A diatomaceous earth food grade bottle.

How to Prevent Fungus Gnat Infestations

Prevention is key to dealing with fungus grants. It’s easier to prevent problems instead of treating an infestation, especially when fungus gnats feel like they’re impossible to get rid of completely. The following basic practices are the best ways to prevent all pest problems. After all, an ounce of prevention is worth a pound of cure.

  1. Quarantine incoming plants. Any time you introduce a new plant into your home, it’s recommended you keep it separate from the other houseplants for at least two weeks. Like quarantining infested plants, keeping them distanced from your healthy plants minimizes the chance of spreading problems if they have pests.
  1. Water from the bottom. Switching to bottom watering gives your plant’s roots enough water without saturating the top of the soil. A slightly dry soil surface is significantly less appealing to gnats.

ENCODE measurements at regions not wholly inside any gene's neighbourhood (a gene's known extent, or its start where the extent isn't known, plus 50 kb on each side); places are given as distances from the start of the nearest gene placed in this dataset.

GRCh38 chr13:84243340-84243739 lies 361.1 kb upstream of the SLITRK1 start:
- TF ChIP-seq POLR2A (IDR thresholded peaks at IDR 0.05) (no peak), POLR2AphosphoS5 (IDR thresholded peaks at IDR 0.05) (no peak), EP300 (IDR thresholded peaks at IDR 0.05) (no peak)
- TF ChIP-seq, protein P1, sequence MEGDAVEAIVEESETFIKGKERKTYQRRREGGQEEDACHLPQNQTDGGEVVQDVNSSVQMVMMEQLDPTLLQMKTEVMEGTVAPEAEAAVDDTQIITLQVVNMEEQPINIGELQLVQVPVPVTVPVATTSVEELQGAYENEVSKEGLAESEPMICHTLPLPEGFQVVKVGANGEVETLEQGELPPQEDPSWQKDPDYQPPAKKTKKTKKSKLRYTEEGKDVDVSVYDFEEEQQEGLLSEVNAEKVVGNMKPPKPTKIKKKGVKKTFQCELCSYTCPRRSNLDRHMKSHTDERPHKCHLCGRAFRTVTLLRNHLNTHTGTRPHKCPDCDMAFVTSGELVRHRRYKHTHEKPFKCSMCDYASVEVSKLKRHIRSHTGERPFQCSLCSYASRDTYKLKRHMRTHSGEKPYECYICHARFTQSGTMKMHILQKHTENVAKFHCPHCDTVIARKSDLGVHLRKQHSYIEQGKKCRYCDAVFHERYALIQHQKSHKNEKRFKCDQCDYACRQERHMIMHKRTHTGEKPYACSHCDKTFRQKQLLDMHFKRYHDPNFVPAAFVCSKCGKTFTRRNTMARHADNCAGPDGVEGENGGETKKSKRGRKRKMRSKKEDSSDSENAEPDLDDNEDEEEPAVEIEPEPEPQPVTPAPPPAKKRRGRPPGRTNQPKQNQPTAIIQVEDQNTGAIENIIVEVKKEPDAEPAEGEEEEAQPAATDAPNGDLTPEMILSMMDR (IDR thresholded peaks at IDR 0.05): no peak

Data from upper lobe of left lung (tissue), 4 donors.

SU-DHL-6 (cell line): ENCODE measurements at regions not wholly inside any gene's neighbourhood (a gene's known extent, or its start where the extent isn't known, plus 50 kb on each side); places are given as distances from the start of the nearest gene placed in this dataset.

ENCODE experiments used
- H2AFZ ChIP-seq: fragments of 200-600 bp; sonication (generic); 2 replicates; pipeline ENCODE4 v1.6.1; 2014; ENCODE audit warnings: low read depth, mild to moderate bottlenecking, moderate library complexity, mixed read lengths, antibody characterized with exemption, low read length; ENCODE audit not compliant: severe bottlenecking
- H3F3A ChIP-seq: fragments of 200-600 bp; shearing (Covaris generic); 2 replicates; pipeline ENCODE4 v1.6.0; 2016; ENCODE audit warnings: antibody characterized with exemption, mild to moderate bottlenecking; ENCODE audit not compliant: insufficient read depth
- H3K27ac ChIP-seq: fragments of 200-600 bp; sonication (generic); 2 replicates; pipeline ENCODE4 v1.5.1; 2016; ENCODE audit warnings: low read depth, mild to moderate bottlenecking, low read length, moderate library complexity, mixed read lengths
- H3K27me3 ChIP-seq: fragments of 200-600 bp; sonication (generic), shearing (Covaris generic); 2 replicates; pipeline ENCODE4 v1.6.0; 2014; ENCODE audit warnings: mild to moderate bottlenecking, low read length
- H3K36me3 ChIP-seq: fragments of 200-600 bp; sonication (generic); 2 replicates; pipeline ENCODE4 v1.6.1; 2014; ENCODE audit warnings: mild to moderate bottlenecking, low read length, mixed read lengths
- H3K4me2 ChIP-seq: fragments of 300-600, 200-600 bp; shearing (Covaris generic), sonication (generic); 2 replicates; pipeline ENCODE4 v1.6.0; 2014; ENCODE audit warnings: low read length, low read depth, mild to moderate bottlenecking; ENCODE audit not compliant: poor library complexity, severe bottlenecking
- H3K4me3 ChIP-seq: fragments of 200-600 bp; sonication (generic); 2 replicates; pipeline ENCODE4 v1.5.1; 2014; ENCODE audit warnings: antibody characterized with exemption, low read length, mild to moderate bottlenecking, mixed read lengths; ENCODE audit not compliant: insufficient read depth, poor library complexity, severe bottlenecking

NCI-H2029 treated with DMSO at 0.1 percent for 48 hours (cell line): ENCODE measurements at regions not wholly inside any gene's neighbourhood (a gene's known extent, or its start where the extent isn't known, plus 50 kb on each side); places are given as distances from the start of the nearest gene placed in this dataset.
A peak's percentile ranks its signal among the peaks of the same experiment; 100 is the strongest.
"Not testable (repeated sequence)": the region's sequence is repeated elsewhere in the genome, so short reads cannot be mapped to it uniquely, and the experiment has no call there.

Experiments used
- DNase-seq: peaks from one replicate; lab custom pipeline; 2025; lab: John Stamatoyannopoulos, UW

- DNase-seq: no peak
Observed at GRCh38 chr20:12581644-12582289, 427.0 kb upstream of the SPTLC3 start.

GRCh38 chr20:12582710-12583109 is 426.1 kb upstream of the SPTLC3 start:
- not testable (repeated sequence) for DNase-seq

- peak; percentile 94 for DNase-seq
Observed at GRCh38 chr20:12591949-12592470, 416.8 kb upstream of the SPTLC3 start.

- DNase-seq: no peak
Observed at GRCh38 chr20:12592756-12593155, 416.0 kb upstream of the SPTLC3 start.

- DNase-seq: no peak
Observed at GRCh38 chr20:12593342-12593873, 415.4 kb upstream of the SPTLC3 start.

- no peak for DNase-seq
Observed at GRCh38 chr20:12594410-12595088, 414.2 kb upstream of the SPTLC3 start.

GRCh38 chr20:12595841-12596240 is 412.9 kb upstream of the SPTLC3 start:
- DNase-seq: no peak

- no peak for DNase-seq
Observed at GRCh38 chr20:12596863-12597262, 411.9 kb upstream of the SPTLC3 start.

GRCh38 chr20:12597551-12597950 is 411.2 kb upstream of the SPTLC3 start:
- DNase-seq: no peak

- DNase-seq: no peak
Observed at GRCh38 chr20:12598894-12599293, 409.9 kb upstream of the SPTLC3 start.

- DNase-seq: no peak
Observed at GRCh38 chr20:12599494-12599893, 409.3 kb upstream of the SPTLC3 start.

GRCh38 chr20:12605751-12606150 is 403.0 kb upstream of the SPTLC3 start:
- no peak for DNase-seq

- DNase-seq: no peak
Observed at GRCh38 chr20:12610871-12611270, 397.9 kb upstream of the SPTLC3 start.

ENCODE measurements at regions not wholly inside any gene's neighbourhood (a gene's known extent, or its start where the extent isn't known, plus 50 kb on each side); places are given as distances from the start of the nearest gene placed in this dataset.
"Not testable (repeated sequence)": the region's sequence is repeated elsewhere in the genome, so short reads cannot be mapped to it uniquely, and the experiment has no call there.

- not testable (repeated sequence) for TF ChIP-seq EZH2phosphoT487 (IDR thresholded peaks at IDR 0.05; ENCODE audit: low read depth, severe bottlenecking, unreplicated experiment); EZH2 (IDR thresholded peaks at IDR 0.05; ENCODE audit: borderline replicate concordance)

1. Maintain good air circulation between plants. Arrange your plants, so there is some space between containers and if possible, turn a small fan on them to create gentle airflow. The air circulation helps prevent damp soil conditions and makes it harder for gnats to land on the soil surface.
  1. Cover the soil surface. Some people claim that covering the potting soil with at least a ¾” thick layer of sand, small pebbles, or decorative aquarium rocks keeps adult gnats from getting to the soil and laying eggs.
  1. Clean all equipment after every use. It doesn’t matter if you’re working with healthy plants or those struggling with fungus grants. Any time you prune plants or take cuttings for propagation, clean and sterilize all tools before moving to a new plant and when your project is done.
Carley Miller
Carley Miller is a horticultural expert at Bustling Nest. She previously owned a landscaping business for 25 years and worked at a local garden center for 10 years.